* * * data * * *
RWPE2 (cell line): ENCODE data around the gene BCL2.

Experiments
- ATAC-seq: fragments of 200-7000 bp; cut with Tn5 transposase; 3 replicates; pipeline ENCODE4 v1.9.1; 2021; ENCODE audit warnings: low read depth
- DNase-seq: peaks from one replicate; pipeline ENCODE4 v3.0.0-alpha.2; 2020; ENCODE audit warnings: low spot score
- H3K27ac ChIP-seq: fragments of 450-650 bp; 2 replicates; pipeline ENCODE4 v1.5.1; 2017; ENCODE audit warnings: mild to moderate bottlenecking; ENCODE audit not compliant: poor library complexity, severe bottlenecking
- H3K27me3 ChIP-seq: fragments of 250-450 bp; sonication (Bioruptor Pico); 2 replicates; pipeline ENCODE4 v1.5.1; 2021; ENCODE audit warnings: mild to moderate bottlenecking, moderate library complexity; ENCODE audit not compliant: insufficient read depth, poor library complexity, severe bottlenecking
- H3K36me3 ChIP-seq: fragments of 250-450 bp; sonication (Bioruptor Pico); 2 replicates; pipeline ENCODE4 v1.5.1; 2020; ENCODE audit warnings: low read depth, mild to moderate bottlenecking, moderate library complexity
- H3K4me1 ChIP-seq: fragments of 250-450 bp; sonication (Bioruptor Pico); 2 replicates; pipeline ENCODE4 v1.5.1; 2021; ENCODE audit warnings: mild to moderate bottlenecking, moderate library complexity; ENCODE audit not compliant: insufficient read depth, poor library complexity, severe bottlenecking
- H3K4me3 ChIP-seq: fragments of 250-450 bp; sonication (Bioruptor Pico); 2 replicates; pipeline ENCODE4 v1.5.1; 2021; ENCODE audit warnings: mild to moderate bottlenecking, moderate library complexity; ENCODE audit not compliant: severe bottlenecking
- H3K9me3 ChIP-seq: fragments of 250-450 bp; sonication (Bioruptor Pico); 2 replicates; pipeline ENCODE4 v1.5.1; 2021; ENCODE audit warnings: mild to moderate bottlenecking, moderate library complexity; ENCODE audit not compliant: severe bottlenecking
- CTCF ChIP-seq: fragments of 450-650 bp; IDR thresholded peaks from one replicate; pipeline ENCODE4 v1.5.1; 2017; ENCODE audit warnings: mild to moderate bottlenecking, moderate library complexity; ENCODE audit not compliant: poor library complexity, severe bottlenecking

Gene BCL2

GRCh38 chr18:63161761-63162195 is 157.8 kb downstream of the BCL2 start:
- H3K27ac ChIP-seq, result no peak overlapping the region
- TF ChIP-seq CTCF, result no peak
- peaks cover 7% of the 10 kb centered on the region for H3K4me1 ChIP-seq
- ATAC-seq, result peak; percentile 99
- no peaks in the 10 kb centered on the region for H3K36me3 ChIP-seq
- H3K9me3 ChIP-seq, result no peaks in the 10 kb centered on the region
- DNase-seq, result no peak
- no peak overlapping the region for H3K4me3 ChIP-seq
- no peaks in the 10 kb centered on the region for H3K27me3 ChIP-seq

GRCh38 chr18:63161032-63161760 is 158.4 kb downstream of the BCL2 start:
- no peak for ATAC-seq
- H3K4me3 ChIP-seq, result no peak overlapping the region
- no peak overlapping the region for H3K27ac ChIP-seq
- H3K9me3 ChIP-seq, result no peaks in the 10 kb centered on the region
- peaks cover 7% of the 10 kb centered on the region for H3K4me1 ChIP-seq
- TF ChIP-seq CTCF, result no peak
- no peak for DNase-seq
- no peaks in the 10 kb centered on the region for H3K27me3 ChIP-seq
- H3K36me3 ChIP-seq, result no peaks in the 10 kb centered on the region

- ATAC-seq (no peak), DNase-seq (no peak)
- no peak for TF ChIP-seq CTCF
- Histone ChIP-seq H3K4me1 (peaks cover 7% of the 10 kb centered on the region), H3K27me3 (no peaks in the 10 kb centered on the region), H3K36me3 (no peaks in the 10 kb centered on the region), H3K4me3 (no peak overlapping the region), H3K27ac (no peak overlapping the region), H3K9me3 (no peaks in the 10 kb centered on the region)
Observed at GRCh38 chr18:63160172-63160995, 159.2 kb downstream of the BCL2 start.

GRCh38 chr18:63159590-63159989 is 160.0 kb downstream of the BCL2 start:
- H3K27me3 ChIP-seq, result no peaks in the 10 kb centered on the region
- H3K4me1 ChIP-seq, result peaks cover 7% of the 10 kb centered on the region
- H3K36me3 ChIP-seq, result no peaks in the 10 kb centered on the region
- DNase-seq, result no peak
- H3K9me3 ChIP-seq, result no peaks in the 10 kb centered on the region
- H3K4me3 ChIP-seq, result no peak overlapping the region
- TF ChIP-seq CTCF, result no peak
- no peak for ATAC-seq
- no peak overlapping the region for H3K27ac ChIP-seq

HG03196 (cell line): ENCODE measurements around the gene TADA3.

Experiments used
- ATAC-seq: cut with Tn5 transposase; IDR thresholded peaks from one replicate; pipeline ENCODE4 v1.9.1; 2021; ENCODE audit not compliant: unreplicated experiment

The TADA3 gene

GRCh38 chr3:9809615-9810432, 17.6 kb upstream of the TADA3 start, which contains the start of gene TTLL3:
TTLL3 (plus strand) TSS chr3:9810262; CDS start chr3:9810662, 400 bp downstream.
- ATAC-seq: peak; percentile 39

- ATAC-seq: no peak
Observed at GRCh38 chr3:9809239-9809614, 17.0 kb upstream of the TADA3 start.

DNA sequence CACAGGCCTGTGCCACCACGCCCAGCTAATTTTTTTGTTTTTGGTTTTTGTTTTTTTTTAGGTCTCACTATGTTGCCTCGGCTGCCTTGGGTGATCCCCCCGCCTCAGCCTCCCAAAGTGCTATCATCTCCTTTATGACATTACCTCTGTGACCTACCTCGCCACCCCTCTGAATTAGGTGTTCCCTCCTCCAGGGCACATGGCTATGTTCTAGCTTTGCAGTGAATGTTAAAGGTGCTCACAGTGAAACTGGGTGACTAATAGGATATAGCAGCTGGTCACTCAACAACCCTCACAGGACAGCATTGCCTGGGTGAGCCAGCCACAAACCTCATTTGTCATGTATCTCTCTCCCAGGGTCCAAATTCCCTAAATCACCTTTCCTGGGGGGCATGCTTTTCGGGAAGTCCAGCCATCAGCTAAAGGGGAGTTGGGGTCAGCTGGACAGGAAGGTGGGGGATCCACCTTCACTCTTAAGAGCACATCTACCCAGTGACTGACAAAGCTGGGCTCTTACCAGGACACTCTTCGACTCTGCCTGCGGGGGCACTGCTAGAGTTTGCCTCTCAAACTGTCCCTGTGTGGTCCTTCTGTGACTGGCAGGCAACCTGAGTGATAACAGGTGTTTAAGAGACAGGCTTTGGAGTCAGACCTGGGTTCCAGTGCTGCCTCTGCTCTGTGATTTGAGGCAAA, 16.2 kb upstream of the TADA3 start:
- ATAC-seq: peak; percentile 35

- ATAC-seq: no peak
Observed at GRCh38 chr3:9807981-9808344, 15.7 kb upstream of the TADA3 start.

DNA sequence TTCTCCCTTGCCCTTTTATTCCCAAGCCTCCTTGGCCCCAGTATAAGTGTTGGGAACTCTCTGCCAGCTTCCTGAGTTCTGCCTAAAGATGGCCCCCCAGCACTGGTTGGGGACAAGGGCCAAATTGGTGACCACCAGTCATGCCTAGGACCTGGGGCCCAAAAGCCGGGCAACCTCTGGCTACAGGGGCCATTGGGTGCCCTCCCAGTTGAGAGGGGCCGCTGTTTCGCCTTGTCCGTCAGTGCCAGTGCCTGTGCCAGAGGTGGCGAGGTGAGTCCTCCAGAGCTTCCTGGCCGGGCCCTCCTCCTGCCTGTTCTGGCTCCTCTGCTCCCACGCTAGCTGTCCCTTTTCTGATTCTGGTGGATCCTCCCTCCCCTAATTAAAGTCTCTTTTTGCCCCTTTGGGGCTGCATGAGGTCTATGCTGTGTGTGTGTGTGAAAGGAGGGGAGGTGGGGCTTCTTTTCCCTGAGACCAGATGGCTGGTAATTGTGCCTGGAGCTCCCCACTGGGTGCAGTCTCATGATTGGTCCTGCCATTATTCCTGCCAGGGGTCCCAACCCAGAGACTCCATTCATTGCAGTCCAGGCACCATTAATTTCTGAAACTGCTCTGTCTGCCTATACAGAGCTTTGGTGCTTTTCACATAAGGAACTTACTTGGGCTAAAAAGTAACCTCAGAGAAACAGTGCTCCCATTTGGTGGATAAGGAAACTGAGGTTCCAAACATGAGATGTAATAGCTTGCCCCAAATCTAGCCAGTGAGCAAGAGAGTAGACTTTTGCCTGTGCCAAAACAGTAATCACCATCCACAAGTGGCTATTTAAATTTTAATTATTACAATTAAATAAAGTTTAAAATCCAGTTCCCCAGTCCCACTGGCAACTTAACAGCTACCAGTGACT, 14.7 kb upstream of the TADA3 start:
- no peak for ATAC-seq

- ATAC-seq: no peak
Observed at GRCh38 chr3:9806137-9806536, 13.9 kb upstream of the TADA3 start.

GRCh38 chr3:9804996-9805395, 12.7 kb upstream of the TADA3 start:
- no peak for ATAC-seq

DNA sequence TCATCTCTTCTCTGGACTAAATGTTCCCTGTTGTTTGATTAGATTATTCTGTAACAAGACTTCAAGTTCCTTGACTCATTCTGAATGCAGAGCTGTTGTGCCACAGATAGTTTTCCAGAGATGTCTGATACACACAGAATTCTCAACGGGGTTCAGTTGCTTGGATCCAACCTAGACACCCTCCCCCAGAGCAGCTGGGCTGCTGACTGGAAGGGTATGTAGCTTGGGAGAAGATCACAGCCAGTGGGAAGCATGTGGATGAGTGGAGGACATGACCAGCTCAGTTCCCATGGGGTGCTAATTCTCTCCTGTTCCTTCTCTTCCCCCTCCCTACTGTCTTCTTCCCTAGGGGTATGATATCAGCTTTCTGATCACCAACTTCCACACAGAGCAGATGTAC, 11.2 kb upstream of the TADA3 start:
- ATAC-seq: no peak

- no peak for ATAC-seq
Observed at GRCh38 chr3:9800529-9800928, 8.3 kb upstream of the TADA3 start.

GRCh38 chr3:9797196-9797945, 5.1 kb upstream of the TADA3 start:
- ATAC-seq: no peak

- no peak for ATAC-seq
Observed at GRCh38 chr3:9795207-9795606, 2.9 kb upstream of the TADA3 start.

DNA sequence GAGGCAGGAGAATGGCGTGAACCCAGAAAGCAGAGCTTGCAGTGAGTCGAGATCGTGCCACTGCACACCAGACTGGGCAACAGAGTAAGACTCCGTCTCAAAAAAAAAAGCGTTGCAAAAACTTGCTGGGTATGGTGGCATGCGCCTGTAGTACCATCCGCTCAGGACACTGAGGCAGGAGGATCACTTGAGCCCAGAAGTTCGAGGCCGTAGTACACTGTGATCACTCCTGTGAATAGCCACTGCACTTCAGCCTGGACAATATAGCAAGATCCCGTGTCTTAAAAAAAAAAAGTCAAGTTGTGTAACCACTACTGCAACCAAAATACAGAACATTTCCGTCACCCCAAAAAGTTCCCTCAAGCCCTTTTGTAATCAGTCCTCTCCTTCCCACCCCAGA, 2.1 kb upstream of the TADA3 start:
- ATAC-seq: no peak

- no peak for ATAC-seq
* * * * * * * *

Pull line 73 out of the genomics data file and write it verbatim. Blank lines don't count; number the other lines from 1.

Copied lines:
Observed at GRCh38 chr3:9795207-9795606, 2.9 kb upstream of the TADA3 start.